Thursday, May 10, 2012

So yeah, about that....

Whoa. The last 36 hours since my last post have been a little intense, and a lot surprising.

I was upset all day on Tuesday, particularly when I got home and saw that Amendment One had passed, and significantly so, in North Carolina. Then, on Wednesday morning, I got to work, signed online and the entire thing just started snowballing. First I saw an article on Fox News (about California seeking to ban gay-to-straight therapy for teenagers), and made the mistake of reading the comments. The ignorance was incredible; when I read comments from people saying the only right thing to do with gay people is kill them, or to allow them to commit suicide, I felt this horrible, horrible feeling in my heart and body. I felt like if this was what our country had regressed to...or never moved past...how could I stay here? I know I live in the most liberal bubble ever, but outside of it ... anyway, it was a tough thing to read.

I also read about how some of the bloggers I'd mentioned on Tuesday, who had been Pro Amendment One, had been harassed on the internet to the point of taking their blogs down temporarily out of fear for their families (and yes, that's how bad it got). I may be sad and disagree with these people vehemently, but I would never threaten them or their family; where do people get off doing that?! I mean really. The internet is a really nasty place sometimes, and on both sides of this issue, I do think people need to realize that real people are involved on the other side, or on the other side of a computer screen. Sheesh.

Then, just as I was sinking into the depths of despair about the world we inhabit, President Obama went on ABC News and endorsed gay marriage.

It didn't hit me until that very moment just how incredible this was, and how much I had been waiting for this moment, for nearly fifteen years. To hear every president either rail against homosexuality, or, like Clinton, preach for civil unions only, and then to have Obama pussyfoot around the issue for 4 years, it was not exactly unexpected ... but I really hoped for more. And today, I and all of those who had waited so long with me, heard that beautiful heartfelt explanation. It felt great.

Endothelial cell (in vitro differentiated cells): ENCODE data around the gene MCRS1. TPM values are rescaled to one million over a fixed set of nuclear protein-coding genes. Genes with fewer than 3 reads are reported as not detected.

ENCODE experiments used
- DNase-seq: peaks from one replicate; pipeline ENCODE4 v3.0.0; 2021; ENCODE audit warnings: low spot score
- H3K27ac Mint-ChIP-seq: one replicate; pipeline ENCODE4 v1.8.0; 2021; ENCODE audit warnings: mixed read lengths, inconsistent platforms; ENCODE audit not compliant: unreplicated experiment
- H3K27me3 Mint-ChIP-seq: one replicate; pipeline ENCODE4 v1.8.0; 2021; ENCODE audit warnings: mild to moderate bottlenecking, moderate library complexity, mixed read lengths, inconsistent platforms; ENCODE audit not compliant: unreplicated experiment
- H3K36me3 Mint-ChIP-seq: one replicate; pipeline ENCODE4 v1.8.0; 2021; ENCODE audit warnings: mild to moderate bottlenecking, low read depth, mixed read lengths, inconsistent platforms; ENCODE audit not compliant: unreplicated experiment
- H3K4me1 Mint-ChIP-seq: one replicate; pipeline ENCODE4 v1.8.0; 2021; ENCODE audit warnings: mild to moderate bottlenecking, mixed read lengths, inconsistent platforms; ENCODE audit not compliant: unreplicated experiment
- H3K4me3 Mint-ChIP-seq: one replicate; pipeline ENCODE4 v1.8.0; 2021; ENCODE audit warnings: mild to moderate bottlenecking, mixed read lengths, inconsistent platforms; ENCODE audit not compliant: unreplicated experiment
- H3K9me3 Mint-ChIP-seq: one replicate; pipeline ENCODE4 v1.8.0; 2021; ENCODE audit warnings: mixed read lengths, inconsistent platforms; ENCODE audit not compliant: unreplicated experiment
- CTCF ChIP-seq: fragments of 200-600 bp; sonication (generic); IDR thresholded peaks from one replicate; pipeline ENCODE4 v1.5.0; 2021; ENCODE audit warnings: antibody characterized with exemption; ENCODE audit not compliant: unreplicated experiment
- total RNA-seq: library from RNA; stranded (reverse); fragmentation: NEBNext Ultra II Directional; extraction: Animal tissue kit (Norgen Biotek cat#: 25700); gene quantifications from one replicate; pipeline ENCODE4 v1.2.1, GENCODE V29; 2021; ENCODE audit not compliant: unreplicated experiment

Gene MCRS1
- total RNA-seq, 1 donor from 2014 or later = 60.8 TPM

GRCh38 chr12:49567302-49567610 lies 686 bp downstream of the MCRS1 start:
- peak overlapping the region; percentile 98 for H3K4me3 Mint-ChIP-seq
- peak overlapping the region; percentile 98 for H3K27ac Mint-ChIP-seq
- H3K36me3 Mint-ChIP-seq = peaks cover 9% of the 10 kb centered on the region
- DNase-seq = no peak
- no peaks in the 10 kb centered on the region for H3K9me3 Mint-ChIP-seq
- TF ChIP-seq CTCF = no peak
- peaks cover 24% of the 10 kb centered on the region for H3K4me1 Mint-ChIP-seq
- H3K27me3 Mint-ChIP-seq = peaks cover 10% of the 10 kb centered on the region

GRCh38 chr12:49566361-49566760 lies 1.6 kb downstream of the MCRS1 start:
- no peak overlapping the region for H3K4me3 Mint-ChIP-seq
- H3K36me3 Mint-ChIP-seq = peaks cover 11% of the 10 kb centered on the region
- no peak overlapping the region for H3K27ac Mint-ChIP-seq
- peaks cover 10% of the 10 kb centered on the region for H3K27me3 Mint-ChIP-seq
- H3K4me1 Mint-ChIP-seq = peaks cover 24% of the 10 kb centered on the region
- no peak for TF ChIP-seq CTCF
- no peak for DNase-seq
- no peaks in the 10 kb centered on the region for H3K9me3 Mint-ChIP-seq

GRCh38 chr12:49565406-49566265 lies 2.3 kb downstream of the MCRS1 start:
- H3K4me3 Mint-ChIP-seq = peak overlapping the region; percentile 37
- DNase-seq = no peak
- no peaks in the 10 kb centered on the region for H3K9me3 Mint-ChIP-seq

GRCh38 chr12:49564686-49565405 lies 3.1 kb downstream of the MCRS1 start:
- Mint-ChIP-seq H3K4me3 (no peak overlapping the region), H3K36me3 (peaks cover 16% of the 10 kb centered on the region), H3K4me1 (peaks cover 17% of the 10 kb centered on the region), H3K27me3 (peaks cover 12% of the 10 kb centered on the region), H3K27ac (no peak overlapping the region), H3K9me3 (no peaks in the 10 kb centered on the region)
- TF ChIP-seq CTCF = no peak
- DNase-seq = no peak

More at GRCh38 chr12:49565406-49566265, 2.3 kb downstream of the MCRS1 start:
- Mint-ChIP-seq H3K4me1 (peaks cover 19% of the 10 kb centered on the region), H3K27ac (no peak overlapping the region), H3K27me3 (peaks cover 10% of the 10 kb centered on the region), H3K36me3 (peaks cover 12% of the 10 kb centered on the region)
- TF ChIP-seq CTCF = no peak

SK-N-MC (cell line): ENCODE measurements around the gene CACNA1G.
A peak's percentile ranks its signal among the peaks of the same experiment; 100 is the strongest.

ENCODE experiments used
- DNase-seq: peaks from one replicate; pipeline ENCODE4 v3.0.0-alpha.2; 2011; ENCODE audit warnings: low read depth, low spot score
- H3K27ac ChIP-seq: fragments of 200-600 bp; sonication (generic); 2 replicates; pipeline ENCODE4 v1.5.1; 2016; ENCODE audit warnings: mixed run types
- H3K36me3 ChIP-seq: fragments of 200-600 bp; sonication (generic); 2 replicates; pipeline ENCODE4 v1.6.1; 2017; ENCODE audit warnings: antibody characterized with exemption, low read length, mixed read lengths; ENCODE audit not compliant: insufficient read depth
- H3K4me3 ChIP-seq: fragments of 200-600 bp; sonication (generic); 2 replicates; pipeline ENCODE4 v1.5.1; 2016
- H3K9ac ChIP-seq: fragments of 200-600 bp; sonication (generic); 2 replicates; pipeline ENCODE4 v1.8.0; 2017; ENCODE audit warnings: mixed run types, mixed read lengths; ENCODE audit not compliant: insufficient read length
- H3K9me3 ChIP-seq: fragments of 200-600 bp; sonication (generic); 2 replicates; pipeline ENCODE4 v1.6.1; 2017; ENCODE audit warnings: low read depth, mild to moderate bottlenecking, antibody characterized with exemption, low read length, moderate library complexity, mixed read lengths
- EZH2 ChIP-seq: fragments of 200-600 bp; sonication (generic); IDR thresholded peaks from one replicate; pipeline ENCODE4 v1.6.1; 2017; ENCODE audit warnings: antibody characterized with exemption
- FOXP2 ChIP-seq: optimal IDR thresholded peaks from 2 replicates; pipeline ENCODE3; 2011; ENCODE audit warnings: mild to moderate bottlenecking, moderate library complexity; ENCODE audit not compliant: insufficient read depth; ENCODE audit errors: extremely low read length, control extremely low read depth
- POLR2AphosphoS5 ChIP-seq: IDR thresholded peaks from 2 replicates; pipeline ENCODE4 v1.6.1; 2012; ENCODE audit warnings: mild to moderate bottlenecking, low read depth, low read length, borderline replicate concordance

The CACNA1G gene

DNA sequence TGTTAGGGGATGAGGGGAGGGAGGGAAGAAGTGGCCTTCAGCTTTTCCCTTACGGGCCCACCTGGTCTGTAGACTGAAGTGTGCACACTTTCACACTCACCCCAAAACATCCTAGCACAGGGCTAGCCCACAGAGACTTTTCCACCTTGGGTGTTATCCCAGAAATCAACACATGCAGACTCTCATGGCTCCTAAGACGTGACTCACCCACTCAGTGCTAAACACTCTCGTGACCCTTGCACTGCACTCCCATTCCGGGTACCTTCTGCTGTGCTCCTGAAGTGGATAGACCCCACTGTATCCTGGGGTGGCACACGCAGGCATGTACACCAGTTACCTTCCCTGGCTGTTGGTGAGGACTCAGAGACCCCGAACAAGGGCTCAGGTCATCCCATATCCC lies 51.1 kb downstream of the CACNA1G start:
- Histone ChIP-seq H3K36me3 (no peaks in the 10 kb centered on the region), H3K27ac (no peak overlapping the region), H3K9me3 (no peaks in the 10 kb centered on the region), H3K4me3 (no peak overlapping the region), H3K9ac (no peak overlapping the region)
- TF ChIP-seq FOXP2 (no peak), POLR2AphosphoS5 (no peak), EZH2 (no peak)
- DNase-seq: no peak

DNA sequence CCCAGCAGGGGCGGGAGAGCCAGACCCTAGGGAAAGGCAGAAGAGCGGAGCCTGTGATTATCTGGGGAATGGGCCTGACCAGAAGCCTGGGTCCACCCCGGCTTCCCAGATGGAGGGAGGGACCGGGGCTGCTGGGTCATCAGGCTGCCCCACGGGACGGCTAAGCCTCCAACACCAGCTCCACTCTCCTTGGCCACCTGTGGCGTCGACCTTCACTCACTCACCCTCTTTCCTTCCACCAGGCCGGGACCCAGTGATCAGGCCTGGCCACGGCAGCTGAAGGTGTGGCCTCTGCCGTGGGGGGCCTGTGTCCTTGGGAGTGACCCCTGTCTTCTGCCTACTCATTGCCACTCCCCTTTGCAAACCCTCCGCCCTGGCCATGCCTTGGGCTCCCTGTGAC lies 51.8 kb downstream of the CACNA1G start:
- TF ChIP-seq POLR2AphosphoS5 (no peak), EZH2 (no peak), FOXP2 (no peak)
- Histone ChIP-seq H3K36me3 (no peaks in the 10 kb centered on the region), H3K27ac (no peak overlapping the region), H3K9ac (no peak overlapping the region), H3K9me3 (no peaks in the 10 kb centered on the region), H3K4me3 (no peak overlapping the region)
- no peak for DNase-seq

I remember when I was 17, living in Los Angeles and very politically involved. I was working for a state senate campaign and followed all of the ballot measures intensely, even though I wasn't yet old enough to vote. This was March of 2000, and the Knight Initiative (Prop 22) was on the ballot.  This was my first encounter with gay rights being brought to the voters; it won, and it defined marriage as being between a man & a woman, though not constitutionally.

This is what I wrote in my online journal that night, March 7th, 2000:

"...the Knight Proposition is passing by a f****** landslide. 62% to 38%, with about 74% of precincts reporting. I'm so disappointed -- Christina emailed me earlier with a beautiful email that I appreciate very much. It just upsets me that discrimination is being advocated in this state. I mean, no one is going to be directly affected by this marriage law anytime soon, but the repercussions socially are going to be more than anyone is thinking right now. If some Californians get the idea that discrimination is okay, they are going to run with it."

Little did 17-year-old Amber know what would happen in the years that followed. Not only would some states legalize gay marriage, but many more would ban it, most of them in their state's constitutions. And the state she lives in would continue to disappoint her, the only hope coming from the idea that California martyred itself in the arena of gay rights (we'll probably make it to the Supreme Court for Proposition 8, eventually) so that other states could get a leg up and carry the torch. The downside is that California  will likely now be one of the later states to legalize gay marriage (which is ridiculous), but I guess the good news is that we're not Utah, or Mississippi, or Pennsylvania, which are among the far too many states at the bottom of the gay rights chart.

I didn't understand, at 17, just how powerful social conservatism in general would become over the next 13 years. Or maybe it was always like that, and I didn't see it then. Either way, I was young, innocent, thought I knew everything and--ha!--still thought that my vote would make a difference in California.

But in spite of it all, yesterday was an amazing salve to the wound. To see Obama grow a pair of balls for what I consider maybe the second or third time in the last four years, and to put his re-election on the line to come clean about his true beliefs ... it was extremely meaningful. For the first time, I really felt that Obama is my President, the dude I voted for in 2008. You know, this dude:


I don't even know where this was going anymore, except that yesterday I cried tears of joy when I read Obama's words. And I know its just one step, and a seemingly small one, but it had never happened before yesterday,  and that--to 17 and to nearly 30-year-old Amber--is an occasion worth celebrating. And shooting rainbows out of your fingertips.

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